I cannot think that Mirowski’s bold thesis succeeds. Von Neumann, as our author rightly claims, endeavored to investigate the general properties of automata. But it does not follow from this undoubted fact that he wished to replace economics with this study. Mirowski offers no evidence that von Neumann favored such a replacement, much less that he counseled economists to abandon their discipline for “cyborg science.” 

I have delayed long enough; I must here confess abject failure. Despite Mirowski’s best efforts, I have been unable to grasp why the study of cyborgs is supposed to revolutionize economics. The idea does not seem altogether useless; but the relevance of the new discipline is hard to grasp. When we learn, for example, that Alain Lewis has proved that under certain conditions, a Walrasian general equilibrium cannot be programmable on a Turing Machine, how much does this damage the Walrasian system? Is it essential to the Walrasian view that it be thus programmable?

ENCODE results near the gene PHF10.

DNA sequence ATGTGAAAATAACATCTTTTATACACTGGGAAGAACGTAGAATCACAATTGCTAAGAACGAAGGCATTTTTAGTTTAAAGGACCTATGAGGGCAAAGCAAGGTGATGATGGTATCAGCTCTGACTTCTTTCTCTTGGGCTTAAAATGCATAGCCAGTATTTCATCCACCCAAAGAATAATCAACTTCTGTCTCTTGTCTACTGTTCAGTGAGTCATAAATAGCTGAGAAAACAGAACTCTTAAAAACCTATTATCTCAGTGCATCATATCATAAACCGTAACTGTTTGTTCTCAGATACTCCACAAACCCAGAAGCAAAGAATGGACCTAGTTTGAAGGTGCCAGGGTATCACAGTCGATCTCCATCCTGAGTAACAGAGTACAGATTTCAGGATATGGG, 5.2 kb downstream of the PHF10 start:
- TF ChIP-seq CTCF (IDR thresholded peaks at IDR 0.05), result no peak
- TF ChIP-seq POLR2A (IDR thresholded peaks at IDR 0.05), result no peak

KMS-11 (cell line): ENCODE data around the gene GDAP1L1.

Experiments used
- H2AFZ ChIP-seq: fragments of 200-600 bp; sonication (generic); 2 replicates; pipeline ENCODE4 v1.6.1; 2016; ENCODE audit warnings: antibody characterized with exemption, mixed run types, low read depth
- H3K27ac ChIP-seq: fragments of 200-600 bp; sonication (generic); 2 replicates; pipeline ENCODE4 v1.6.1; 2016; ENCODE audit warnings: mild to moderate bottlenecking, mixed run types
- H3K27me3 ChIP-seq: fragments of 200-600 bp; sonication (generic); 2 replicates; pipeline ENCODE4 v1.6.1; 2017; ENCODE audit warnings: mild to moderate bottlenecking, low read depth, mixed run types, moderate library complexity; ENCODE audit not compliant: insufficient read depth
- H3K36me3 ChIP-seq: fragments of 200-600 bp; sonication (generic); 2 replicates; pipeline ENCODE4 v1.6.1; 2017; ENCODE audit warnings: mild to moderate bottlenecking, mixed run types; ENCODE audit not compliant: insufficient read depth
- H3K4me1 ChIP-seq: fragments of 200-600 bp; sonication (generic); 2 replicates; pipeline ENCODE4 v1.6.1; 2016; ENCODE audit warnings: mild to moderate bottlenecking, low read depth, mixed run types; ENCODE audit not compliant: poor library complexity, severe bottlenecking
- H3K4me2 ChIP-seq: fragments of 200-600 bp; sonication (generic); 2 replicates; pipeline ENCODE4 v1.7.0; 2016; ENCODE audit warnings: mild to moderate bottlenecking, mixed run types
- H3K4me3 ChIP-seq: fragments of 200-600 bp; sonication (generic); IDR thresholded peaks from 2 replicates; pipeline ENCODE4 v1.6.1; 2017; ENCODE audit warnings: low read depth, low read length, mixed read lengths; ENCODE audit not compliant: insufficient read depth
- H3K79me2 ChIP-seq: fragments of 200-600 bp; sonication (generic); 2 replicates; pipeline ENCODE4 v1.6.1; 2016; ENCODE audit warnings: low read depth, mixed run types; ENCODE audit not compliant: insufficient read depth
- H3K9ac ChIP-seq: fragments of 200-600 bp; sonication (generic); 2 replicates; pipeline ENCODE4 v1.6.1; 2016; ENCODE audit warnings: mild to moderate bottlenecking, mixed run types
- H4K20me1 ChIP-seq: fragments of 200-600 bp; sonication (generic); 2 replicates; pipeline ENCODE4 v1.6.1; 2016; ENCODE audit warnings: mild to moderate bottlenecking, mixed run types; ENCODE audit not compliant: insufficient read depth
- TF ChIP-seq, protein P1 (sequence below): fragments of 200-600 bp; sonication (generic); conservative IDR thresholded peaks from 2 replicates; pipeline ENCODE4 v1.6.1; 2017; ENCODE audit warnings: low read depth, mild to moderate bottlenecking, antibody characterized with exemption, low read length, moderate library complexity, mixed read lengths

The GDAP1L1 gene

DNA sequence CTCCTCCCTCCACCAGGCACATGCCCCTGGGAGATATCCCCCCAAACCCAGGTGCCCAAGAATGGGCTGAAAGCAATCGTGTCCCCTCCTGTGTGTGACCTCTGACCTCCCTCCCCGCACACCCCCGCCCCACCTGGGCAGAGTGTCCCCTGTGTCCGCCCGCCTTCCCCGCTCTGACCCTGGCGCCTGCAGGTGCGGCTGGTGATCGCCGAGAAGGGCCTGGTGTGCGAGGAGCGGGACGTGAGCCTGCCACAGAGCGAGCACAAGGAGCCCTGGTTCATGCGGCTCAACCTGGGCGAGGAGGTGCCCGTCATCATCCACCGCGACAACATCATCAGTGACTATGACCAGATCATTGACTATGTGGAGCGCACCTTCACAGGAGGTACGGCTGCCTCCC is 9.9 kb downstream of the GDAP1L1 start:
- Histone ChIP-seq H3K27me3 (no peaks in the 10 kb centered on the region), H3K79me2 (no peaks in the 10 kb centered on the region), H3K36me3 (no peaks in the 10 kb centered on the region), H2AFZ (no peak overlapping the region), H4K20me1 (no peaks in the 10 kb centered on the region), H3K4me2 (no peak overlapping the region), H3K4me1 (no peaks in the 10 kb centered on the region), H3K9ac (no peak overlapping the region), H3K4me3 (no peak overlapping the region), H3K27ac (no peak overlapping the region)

Toward the end of the book, one sees better Mirowski’s aim. “[T]he logical apotheosis of all the various cyborg incursions into economics recounted in this book resides in a formal institutional economics that portrays markets as evolving computational entities” (p. 539). If you think this, then the conditions of equilibrium, and everything else for that matter, had better be programmable. But as to the reasons for adopting the cyborg view, we are left in darkness. Mirowski sees cyborgs as the wave of the future. In his view, economists must ape the progressive science of the day. Would it not be better for them to study human action? And how better to do so than to study Human Action? 

1See my review in The Mises Review, vol. 8, no.1, pp. 6 ff.